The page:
New Orleans Baptist Theological Seminary, whose president Dr. Chuck Kelley, found herself  some years back in opposition with the Executive Committee’s organizational interpretation.  The reason for such opposition was the interpretation of polity in the SBC.  Each entity is autonomous and as such make their own decisions.  Add to that legal matters and the involvement of lawyers interpretations of various state laws and you have a recipe for separation plain and simple.  However, we did not separate.  This matter was resolved the Southern Baptist way.  At the annual meting the Executive Committee presented its argument and NOBTS, through Dr. Kelley, presented its argument.  Dr. Kelley asked the convention to allow him to present an alternative plan and at the following convention a plan was presented by NOBTS.  After these debates New Orleans Baptist Theological Seminary’s trustees voted on sole membership as the convention directed.

When the NOBTS trustees were gathering information concerning their position Dr. Kelley was asked to give them historical information.  The historical background for NOBTS’s  position was placed in a paper that clearly defines the polity that we as Southern Baptist operate within.  The Baptist Way: A Personal Perspective is the paper presented to the trustees for their consideration.  It is a fifteen page document that contains an excellent review of Southern Baptist history concerning the doctrine of autonomy.  One thing Dr. Kelley says that rings loud concerns the Priesthood of Believers.  Dr. Kelley laments the brevity of the paper concerning the omission of this important doctrine.

Enjoy the paper, it certainly is something worthy of all Southern Baptists attention.

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Comments
  1. Steve Lemke says:

    Thanks for pointing out the doctrinal basis of Dr. Kelley’s concerns about “sole membership.” It was a courageous stand on what he believed to be bedrock Baptist doctrine, knowing all the time that this stand would be misrepresented as being uncooperative with Executive Committee, not wanting to be owned by the SBC, or opening a door to NOBTS leaving the SBC (which is literally impossible according to the NOBTS charter). It was this doctrinal issue that was his foundational concern.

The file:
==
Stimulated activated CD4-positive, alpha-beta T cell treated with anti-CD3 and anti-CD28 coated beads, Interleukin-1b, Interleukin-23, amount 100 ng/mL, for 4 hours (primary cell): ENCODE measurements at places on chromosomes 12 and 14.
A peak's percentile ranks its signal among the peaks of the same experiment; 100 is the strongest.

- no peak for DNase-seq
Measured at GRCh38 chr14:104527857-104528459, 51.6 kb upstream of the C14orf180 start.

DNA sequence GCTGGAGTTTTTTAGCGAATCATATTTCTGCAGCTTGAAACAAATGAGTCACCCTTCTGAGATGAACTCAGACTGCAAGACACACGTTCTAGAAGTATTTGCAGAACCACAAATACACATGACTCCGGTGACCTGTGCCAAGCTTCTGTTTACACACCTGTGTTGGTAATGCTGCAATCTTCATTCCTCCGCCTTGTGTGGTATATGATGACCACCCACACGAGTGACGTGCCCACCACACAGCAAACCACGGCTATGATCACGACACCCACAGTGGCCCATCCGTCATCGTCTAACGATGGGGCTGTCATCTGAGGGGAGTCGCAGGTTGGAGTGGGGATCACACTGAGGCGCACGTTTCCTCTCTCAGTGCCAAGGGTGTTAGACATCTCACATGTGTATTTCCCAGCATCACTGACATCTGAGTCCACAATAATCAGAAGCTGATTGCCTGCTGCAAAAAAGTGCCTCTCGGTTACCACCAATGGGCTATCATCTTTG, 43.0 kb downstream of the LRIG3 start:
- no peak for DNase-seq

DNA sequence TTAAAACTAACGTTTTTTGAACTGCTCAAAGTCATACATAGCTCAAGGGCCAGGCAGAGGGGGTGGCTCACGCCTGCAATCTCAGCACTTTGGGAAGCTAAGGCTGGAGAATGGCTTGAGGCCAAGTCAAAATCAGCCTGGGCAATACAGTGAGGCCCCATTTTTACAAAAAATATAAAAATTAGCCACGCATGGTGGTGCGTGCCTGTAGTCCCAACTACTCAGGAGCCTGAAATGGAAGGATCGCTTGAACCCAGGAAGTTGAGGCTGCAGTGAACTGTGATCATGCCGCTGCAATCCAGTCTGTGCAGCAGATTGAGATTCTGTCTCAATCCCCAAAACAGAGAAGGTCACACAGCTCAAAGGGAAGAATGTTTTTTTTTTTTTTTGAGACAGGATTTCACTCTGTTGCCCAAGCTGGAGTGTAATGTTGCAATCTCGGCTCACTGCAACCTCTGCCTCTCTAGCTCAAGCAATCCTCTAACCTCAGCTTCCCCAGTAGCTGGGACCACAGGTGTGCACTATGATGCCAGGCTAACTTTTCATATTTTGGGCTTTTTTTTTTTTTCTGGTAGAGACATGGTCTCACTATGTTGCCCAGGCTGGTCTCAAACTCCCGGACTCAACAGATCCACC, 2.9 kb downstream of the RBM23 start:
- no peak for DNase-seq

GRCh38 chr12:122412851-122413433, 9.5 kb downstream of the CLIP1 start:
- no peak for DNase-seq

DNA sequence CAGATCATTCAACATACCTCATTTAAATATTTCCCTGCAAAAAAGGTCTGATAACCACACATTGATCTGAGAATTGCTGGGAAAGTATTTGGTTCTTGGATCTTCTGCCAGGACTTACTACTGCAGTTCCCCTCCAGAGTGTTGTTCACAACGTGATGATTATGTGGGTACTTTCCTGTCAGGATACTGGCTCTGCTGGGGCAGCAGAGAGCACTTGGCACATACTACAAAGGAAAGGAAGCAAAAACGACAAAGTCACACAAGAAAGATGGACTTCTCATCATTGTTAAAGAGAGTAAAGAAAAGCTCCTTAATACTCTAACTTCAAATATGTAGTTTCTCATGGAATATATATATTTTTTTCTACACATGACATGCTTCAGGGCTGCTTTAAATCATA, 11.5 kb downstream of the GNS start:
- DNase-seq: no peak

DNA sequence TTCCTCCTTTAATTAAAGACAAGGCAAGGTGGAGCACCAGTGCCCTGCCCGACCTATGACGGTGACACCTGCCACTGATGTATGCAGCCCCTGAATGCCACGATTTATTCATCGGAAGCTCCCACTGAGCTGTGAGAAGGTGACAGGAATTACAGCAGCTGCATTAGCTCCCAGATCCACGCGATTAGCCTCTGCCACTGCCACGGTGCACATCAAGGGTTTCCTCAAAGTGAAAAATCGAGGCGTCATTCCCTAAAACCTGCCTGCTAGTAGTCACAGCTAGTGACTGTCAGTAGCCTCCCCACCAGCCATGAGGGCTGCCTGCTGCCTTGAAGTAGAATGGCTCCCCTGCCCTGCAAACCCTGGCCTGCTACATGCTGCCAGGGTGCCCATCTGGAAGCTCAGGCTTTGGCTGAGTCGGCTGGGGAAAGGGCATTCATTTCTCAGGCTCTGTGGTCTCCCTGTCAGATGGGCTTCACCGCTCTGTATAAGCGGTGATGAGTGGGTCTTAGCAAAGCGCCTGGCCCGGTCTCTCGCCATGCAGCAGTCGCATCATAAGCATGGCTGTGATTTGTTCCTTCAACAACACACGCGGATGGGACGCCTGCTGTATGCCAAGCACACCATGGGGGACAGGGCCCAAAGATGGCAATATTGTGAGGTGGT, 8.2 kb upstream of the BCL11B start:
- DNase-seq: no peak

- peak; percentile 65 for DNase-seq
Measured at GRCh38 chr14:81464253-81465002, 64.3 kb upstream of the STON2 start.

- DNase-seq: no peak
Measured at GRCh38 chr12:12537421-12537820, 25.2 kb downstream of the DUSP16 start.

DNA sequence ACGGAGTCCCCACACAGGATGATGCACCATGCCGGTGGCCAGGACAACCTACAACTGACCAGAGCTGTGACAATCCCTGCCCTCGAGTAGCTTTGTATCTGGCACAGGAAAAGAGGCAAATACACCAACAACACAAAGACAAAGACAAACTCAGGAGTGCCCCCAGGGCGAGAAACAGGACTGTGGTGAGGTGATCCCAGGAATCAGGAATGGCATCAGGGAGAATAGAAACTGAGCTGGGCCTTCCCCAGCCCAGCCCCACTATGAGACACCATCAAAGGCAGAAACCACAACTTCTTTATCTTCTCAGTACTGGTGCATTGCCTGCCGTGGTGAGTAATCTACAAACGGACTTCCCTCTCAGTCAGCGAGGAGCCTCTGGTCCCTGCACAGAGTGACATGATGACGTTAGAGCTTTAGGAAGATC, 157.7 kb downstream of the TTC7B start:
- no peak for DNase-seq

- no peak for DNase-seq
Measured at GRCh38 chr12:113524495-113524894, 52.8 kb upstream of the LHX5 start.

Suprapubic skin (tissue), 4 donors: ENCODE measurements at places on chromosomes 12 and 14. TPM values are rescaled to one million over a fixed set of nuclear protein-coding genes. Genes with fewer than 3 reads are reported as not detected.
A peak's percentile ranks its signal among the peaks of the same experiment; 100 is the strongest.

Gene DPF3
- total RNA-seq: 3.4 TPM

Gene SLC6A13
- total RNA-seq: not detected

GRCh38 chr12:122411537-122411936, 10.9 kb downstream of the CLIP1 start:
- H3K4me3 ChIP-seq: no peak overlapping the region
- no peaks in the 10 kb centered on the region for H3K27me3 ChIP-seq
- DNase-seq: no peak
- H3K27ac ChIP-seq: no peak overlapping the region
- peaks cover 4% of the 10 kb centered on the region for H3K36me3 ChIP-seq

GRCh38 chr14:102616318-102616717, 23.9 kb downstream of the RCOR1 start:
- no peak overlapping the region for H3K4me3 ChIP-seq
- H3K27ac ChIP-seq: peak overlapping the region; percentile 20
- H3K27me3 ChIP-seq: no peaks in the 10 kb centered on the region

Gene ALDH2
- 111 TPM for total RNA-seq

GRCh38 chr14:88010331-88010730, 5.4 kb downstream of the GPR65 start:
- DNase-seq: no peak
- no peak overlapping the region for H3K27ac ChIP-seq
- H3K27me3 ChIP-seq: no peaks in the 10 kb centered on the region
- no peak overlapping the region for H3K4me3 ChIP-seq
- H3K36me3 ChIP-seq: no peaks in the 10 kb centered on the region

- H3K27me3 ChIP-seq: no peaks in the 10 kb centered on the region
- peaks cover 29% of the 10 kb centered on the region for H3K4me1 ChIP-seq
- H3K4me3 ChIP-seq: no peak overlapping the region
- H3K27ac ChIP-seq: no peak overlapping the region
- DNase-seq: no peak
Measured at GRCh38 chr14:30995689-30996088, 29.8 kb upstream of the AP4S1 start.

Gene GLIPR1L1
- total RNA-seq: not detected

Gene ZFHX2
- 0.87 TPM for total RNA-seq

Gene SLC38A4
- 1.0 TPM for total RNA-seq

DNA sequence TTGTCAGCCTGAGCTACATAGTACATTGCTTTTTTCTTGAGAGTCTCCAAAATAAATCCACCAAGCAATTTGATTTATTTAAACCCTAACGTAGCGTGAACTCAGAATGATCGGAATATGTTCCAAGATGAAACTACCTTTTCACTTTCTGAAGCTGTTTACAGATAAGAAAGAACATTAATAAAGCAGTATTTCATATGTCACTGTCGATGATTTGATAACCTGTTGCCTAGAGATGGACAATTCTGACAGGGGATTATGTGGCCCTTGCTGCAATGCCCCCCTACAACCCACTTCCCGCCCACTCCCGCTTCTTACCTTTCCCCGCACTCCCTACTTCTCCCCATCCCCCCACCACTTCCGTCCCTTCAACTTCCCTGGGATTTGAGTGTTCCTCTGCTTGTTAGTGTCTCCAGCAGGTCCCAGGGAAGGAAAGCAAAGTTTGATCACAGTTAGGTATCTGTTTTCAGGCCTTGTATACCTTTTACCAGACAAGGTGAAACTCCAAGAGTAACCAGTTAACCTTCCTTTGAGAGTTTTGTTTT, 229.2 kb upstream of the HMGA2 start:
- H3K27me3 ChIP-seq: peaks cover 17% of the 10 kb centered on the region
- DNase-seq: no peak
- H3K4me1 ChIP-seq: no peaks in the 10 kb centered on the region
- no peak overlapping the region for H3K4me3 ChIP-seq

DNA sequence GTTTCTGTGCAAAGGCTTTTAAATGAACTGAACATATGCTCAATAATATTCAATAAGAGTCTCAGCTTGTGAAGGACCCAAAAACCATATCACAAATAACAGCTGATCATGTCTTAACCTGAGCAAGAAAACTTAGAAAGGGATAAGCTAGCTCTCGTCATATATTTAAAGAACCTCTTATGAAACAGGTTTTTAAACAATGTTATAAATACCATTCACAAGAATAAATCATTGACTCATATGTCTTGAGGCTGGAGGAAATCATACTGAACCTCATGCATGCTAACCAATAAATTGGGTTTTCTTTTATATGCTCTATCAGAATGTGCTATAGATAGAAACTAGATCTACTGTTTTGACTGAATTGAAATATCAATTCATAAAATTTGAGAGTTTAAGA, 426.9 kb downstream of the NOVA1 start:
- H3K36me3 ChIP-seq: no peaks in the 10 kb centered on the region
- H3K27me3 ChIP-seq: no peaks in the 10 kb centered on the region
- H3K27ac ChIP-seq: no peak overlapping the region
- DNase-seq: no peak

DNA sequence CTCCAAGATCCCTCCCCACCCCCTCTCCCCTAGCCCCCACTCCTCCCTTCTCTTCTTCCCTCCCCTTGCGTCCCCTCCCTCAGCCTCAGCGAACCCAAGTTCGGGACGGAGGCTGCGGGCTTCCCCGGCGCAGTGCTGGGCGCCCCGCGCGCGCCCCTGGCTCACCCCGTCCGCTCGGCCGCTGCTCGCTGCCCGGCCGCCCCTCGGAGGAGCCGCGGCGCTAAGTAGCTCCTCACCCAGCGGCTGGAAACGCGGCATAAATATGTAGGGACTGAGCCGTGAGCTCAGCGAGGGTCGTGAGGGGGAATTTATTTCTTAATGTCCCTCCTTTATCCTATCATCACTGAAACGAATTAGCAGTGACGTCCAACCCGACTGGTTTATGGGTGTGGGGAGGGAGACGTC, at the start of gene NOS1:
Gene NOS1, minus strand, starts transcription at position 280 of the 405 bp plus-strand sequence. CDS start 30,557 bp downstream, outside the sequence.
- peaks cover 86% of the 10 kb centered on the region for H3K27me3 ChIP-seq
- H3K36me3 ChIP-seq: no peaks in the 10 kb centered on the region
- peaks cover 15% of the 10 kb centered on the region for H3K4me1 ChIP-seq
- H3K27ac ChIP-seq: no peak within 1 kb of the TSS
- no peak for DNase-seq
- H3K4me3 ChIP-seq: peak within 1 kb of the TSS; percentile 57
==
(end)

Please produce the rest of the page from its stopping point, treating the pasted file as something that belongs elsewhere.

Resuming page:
However, there was also another issue that was not well understood. Louisana law is different from the law in all the other 49 states. Napoleonic law is the basis of Lousiana law, whereas British Common Law is the basis for all the other states. That difference means that the details of the law go in some very different and unintuitive directions. To practice law in Louisiana, you have to graduate from a Louisiana law school. Standard contracts and documents that work well in the other 49 states don’t always work in Louisiana. So it was with sole membership. The actual effect of sole membership in Louisiana (based on the advice of Louisiana lawyers and some judges in positions of significance) is actually the opposite of what the Executive Committee sought to achieve with sole membership — it makes the Executive Committee and other SBC entities more vulnerable, not less vulnerable, to a lawsuit with ascending liabiliity. What Dr. Kelley was trying to tell the convention is that it is in their best legal and financial interest to deal with NOBTS differently in this regard, but his warnings went unheeded. We hope the SBC doesn’t have to pay a big price some day for disregarding his warnings.

    Nonetheless, NOBTS was happy to comply with the Convention’s direction. We are, after all, an entity of the SBC.

  2. Tim Rogers says:

    Dr. Lemke,

    Certainly, Dr. Kelley was painted as trying to retain control. His public argument that, I believe, lost it for him was when he said if the convention ever went back to a liberal bend we would not be able to rescue the seminaries. The reason I say that, is if we would have had sole membership in place back in 1979 the very next year the trustees would have had lead the seminaries out of the convention, thus resulting in legal battles, or they would have had to begin doing what trustees are supposed to do, guard the trust for the members of the convention. However, after seeing some of the things going on in various areas of our convention I believe Dr. Kelley had a great point.

    As to “priesthood of believers” I would like to see Dr. Kelley’s take on that concerning elder-rule and even elder-led congregations.

    Blessings,
    Tim